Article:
92nd American Meteorological Society Annual Meeting (January 22-26, 2012)

Monday, 23 January 2012: 12:00 AM
Evaluating the Effectiveness of Adaptation to Climate Risk in Urban Settings
Room 243 (New Orleans Convention Center )
Malgosia Madajewicz, Columbia University, New York, NY

Climate variability and the intensifying impacts of climate change present a growing range of socio-economic challenges. Even if mitigation efforts expand in the next decade, significant climate change will continue to impact such areas as water availability and quality, public health, the frequency and intensity of damage from extreme weather events, and the availability of ecosystem services. A growing sense of urgency is spurring the search for effective adaptation strategies that can reduce the vulnerability of communities to current climate, and prepare them for the coming change. The development of adaptation strategies is challenging because there is considerable uncertainty about the exact nature of the risk posed by climate. Scientific information has the potential to assist decision-making by clarifying the risk and the attendant uncertainty, but communication between the scientific and policy-making communities has not always been effective.

The development of effective adaptation strategies based on climate science is hampered by lack of evidence documenting the approaches that have worked, the conditions under which they work, for whom they work, and why. Evidence that clearly attributes outcomes to particular interventions would help to build the knowledge needed to design climate science-based adaptation programs that are effective under different conditions. The well-developed discipline of program evaluation has been applied to rigorously assess the effectiveness of social programs such as educational initiatives, job training programs, and anti-poverty programs for a long time, but the methods of program evaluation have rarely been extended to programs in other sectors. However, interest in adaptation to climate is growing in the evaluation community, along with attention to tailoring evaluation methods that meet the special challenges posed by climate science-based adaptation programs.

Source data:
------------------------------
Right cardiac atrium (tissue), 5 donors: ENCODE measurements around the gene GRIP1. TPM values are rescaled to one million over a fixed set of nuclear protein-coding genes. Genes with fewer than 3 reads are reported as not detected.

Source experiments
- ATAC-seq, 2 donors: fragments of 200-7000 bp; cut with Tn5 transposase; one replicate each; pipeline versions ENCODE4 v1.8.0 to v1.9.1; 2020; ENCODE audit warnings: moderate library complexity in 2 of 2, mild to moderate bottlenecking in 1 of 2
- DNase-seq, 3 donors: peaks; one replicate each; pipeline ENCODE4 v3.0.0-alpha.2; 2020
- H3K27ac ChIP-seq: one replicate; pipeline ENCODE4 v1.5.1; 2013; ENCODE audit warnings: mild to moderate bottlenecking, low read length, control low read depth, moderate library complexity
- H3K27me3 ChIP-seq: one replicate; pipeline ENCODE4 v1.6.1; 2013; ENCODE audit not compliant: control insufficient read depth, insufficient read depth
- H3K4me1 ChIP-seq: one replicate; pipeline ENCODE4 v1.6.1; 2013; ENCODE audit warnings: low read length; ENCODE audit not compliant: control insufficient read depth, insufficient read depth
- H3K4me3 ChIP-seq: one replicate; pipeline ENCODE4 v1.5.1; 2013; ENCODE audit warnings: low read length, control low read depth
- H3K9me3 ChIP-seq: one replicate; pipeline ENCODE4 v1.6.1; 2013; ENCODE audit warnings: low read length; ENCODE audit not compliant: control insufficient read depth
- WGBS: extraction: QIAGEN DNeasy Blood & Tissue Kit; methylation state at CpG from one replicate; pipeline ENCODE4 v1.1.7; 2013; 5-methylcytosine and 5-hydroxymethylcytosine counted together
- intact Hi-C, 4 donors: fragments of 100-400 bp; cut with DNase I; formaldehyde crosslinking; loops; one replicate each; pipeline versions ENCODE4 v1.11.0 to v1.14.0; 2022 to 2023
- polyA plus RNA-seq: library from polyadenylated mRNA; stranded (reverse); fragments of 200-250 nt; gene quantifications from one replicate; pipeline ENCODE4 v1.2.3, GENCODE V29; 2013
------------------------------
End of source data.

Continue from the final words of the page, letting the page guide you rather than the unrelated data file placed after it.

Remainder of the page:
The paper will review the main approaches to program evaluation, and will discuss the challenges that climate science-based adaptation strategies pose for existing approaches to program evaluation. We will focus on evaluation problems posed by strategies that apply science to reduce vulnerability to climate risk in urban settings in the United States, building on lessons from developing an evaluation program for the NOAA-funded RISA program, the Consortium for Climate Risk in the Urban Northeast (CCRUN). The challenges and approaches to evaluation that we discuss should be relevant to other RISA programs as well as to adaptation programs more generally.

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